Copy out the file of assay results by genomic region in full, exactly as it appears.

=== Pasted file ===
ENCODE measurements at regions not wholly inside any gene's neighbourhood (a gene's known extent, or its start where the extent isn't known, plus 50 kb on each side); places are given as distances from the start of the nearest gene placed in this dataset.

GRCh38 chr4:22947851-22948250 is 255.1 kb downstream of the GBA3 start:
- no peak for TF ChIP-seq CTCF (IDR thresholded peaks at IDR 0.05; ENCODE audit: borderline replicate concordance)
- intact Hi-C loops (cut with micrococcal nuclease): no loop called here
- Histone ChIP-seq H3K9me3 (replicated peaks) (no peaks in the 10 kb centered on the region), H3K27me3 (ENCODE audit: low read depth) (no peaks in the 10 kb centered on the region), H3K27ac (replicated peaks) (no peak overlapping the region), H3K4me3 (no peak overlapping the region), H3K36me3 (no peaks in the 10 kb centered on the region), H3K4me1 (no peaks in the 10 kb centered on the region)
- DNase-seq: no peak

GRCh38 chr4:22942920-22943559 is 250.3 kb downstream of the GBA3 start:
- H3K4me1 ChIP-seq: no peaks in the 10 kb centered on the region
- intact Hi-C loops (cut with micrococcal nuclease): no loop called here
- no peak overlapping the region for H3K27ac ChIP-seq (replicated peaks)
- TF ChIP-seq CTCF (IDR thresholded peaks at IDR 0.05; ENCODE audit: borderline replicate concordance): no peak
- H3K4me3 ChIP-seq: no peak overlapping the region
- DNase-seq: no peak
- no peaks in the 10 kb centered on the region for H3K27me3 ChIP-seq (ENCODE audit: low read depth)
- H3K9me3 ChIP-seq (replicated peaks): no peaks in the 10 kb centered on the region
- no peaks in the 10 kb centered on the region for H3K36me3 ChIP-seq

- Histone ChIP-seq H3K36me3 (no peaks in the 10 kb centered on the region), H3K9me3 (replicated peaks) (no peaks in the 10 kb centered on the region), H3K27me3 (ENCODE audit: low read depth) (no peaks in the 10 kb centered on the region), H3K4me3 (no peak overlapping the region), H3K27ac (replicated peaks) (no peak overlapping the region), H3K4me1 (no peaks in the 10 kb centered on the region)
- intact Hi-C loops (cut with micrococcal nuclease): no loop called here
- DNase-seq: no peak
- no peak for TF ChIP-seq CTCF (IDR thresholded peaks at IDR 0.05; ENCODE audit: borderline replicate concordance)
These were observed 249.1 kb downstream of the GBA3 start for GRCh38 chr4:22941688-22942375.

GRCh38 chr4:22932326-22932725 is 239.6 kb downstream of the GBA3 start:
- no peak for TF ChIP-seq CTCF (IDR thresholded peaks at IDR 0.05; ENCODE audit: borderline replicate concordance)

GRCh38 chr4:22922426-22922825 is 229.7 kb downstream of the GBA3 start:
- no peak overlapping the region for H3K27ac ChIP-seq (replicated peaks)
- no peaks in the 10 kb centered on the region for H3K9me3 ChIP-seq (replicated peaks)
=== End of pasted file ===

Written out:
ENCODE measurements at regions not wholly inside any gene's neighbourhood (a gene's known extent, or its start where the extent isn't known, plus 50 kb on each side); places are given as distances from the start of the nearest gene placed in this dataset.

GRCh38 chr4:22947851-22948250 is 255.1 kb downstream of the GBA3 start:
- no peak for TF ChIP-seq CTCF (IDR thresholded peaks at IDR 0.05; ENCODE audit: borderline replicate concordance)
- intact Hi-C loops (cut with micrococcal nuclease): no loop called here
- Histone ChIP-seq H3K9me3 (replicated peaks) (no peaks in the 10 kb centered on the region), H3K27me3 (ENCODE audit: low read depth) (no peaks in the 10 kb centered on the region), H3K27ac (replicated peaks) (no peak overlapping the region), H3K4me3 (no peak overlapping the region), H3K36me3 (no peaks in the 10 kb centered on the region), H3K4me1 (no peaks in the 10 kb centered on the region)
- DNase-seq: no peak

GRCh38 chr4:22942920-22943559 is 250.3 kb downstream of the GBA3 start:
- H3K4me1 ChIP-seq: no peaks in the 10 kb centered on the region
- intact Hi-C loops (cut with micrococcal nuclease): no loop called here
- no peak overlapping the region for H3K27ac ChIP-seq (replicated peaks)
- TF ChIP-seq CTCF (IDR thresholded peaks at IDR 0.05; ENCODE audit: borderline replicate concordance): no peak
- H3K4me3 ChIP-seq: no peak overlapping the region
- DNase-seq: no peak
- no peaks in the 10 kb centered on the region for H3K27me3 ChIP-seq (ENCODE audit: low read depth)
- H3K9me3 ChIP-seq (replicated peaks): no peaks in the 10 kb centered on the region
- no peaks in the 10 kb centered on the region for H3K36me3 ChIP-seq

- Histone ChIP-seq H3K36me3 (no peaks in the 10 kb centered on the region), H3K9me3 (replicated peaks) (no peaks in the 10 kb centered on the region), H3K27me3 (ENCODE audit: low read depth) (no peaks in the 10 kb centered on the region), H3K4me3 (no peak overlapping the region), H3K27ac (replicated peaks) (no peak overlapping the region), H3K4me1 (no peaks in the 10 kb centered on the region)
- intact Hi-C loops (cut with micrococcal nuclease): no loop called here
- DNase-seq: no peak
- no peak for TF ChIP-seq CTCF (IDR thresholded peaks at IDR 0.05; ENCODE audit: borderline replicate concordance)
These were observed 249.1 kb downstream of the GBA3 start for GRCh38 chr4:22941688-22942375.

GRCh38 chr4:22932326-22932725 is 239.6 kb downstream of the GBA3 start:
- no peak for TF ChIP-seq CTCF (IDR thresholded peaks at IDR 0.05; ENCODE audit: borderline replicate concordance)

GRCh38 chr4:22922426-22922825 is 229.7 kb downstream of the GBA3 start:
- no peak overlapping the region for H3K27ac ChIP-seq (replicated peaks)
- no peaks in the 10 kb centered on the region for H3K9me3 ChIP-seq (replicated peaks)